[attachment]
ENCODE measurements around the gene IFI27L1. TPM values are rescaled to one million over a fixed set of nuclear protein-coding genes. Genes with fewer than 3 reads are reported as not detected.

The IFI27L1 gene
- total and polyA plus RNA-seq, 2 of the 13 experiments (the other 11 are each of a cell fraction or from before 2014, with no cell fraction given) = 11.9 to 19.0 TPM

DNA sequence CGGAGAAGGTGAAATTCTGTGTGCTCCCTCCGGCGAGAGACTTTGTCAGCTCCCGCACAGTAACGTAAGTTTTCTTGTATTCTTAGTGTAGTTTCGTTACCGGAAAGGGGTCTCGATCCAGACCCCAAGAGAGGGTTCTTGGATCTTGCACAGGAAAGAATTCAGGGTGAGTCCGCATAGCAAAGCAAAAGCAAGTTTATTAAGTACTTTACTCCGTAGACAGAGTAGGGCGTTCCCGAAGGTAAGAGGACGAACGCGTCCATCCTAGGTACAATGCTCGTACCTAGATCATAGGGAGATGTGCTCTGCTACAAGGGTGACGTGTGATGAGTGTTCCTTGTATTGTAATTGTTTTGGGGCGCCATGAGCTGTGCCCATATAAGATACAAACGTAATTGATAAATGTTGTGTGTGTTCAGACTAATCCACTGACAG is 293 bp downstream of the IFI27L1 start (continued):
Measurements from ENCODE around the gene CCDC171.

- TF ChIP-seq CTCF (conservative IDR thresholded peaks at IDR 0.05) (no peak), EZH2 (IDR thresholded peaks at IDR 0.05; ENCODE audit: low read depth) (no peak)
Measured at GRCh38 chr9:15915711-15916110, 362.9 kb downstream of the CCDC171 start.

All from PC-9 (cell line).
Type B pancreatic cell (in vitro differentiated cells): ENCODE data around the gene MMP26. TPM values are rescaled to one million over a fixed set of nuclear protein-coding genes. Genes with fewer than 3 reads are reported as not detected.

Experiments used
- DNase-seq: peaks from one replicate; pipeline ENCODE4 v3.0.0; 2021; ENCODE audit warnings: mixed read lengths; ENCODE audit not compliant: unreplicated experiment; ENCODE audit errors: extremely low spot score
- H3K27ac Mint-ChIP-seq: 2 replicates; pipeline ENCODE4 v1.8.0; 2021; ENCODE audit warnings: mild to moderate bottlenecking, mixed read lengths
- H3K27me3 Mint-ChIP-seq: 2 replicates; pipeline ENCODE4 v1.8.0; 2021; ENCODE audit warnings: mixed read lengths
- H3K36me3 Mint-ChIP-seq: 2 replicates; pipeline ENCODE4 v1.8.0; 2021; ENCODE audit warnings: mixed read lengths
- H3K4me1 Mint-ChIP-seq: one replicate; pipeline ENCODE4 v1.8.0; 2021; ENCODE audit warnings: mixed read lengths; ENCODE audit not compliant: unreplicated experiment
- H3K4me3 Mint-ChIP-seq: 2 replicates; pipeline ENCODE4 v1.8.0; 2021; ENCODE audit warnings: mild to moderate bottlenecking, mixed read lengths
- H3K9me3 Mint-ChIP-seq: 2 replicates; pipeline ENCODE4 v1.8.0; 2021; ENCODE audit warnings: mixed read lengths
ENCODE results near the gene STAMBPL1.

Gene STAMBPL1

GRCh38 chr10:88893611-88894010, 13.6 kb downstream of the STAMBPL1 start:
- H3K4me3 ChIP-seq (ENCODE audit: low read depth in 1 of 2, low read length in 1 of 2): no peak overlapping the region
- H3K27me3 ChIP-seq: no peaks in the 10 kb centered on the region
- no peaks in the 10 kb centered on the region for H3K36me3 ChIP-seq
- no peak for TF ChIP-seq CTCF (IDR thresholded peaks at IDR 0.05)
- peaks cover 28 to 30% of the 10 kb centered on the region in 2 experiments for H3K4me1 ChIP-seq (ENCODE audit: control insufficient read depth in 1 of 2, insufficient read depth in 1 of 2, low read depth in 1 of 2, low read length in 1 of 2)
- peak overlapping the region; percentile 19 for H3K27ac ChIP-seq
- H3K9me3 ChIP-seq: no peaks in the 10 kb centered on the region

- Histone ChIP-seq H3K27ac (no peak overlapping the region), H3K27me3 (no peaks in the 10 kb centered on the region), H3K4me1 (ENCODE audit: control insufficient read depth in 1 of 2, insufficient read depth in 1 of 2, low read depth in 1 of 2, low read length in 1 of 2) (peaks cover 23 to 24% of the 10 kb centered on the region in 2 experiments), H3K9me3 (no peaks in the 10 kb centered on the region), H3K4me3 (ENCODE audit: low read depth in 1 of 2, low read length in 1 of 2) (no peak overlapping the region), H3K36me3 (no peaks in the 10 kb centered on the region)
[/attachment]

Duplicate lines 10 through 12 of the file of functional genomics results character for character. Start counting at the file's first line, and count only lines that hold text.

Experiments used
- DNase-seq: peaks from one replicate; pipeline ENCODE4 v3.0.0; 2021; ENCODE audit warnings: mixed read lengths; ENCODE audit not compliant: unreplicated experiment; ENCODE audit errors: extremely low spot score
- H3K27ac Mint-ChIP-seq: 2 replicates; pipeline ENCODE4 v1.8.0; 2021; ENCODE audit warnings: mild to moderate bottlenecking, mixed read lengths